Tuesday, May 18, 2010

Tiebout in action: when cities cooperate

The Los Angeles area cities of Glendale, Burbank and Pasadena are thinking about joining forces to more efficiently supply some public services including police, technology services, purchasing and transit. The cities expect that they can save money on some labor costs and lower the overall cost of supplying desirable local public goods. So why haven't they already done this? Why wait for bad financial times to search for inefficiencies? Charles Tiebout has some ideas about this, but Burbank City Manager Mike Flad puts the theory to practice:
Despite the possible economic benefits of consolidation, city officials acknowledged that they could face some opposition in their respective constituencies.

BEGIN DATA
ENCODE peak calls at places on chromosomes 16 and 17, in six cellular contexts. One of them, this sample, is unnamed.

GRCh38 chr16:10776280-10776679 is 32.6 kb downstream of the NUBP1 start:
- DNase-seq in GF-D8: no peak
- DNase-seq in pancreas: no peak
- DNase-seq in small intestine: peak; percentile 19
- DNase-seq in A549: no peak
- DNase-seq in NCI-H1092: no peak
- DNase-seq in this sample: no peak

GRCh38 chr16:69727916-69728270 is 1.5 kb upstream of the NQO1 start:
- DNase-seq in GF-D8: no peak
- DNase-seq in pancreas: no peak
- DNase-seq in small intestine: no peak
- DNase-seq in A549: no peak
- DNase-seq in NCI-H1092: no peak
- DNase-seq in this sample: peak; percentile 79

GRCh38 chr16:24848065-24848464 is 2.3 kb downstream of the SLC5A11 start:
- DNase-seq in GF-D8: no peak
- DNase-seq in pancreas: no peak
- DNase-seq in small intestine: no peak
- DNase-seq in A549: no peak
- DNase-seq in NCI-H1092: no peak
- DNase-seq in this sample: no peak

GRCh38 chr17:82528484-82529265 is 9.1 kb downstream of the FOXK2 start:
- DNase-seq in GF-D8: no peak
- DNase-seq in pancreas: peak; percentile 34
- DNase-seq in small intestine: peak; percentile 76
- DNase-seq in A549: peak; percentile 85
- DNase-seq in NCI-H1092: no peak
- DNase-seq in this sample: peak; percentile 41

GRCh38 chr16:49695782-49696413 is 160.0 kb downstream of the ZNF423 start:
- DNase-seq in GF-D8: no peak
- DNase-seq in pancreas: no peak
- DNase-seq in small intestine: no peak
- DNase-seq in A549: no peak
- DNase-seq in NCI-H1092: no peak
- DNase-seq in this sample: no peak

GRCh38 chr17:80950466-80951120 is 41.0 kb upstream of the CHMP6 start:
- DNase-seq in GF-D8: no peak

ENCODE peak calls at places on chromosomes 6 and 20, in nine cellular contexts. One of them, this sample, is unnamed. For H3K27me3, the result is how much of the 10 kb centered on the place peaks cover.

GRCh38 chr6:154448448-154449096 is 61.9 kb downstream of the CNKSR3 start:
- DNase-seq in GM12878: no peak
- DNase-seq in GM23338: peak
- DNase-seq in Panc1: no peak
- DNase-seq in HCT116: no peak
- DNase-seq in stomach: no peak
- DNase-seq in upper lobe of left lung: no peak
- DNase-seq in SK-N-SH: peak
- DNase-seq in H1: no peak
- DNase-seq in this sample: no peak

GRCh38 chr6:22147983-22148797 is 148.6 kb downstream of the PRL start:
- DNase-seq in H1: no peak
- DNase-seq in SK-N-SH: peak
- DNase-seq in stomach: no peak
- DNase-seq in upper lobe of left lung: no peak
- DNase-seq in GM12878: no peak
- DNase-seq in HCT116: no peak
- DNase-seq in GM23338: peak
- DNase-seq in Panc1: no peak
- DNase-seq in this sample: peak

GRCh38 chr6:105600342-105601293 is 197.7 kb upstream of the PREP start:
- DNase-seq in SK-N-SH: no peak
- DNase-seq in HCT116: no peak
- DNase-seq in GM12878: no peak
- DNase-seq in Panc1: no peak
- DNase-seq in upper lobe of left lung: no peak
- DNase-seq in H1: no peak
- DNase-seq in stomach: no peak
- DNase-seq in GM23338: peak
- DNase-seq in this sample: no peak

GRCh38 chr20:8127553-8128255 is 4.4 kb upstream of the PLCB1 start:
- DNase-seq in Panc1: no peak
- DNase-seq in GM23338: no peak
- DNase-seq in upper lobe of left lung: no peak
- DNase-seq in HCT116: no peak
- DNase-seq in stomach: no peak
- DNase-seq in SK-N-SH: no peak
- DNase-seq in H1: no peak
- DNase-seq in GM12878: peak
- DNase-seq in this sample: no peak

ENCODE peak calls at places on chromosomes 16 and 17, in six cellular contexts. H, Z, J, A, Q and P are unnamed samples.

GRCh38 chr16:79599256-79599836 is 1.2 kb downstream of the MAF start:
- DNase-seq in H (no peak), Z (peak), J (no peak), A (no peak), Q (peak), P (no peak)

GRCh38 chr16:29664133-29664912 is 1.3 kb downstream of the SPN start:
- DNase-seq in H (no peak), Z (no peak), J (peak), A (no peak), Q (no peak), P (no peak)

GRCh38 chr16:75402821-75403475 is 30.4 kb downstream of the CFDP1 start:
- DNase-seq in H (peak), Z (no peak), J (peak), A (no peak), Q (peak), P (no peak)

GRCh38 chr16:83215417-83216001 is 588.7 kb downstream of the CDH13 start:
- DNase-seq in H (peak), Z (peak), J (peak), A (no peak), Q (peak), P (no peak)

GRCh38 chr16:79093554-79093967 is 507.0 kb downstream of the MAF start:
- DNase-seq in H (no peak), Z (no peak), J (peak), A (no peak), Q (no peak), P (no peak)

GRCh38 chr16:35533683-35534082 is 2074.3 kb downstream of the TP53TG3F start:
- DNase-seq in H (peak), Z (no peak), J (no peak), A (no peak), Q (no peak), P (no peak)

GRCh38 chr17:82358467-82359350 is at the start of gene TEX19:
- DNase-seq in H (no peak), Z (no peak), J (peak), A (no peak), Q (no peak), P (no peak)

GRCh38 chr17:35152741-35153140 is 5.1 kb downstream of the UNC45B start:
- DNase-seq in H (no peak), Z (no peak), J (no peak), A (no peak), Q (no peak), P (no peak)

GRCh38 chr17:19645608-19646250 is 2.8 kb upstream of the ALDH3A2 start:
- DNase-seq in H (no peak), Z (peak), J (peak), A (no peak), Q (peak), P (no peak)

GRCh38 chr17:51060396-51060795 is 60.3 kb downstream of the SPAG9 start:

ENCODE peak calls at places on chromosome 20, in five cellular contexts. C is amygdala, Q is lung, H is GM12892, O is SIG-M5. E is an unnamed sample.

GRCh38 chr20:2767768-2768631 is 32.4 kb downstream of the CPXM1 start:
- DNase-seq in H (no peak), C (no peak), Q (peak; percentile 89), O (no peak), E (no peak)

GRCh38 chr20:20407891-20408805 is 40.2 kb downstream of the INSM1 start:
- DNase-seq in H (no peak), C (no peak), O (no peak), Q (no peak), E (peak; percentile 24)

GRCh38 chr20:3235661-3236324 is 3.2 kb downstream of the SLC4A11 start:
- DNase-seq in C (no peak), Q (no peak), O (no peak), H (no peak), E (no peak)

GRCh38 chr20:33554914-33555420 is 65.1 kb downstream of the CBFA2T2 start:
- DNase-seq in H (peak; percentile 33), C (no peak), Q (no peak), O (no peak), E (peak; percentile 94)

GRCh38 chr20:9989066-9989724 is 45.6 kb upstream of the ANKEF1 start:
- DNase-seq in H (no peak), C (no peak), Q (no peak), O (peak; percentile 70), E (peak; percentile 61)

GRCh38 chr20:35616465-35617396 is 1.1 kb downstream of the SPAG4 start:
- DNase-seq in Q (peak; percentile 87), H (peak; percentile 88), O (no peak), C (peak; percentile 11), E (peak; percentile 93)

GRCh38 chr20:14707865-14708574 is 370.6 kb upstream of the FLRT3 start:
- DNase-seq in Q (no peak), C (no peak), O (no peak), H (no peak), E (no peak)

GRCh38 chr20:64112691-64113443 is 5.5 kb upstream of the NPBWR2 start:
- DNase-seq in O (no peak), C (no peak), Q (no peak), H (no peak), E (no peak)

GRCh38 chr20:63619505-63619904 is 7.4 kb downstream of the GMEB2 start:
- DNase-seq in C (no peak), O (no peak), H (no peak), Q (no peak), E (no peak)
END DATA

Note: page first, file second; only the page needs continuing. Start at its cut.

"Each of us have different commitments to the quality of service depending on the quality of service we're providing," Flad said. "For instance, Burbank might have higher standards for quality of service at its animal shelter, or vice versa."

In Pasadena, libraries are partially funded by a parcel tax, so it has more money per capita and a higher expectation for library service.

"The cities that have a higher level of service in a given area may not want to see that degraded, even if it means saving money," Flad said.


Tiebout--and subsequent public choice scholars--argue that local governments supply bundles of goods that reflect local interests and these bundles are a form of competition. The more that these three cities cooperate the less there will be to set each of them apart. So certain public services will be supplied more efficiently, but the services provided may not reflect local preferences. In a region of heterogeneous preferences more choices of bundles is better then fewer choices of bundles.
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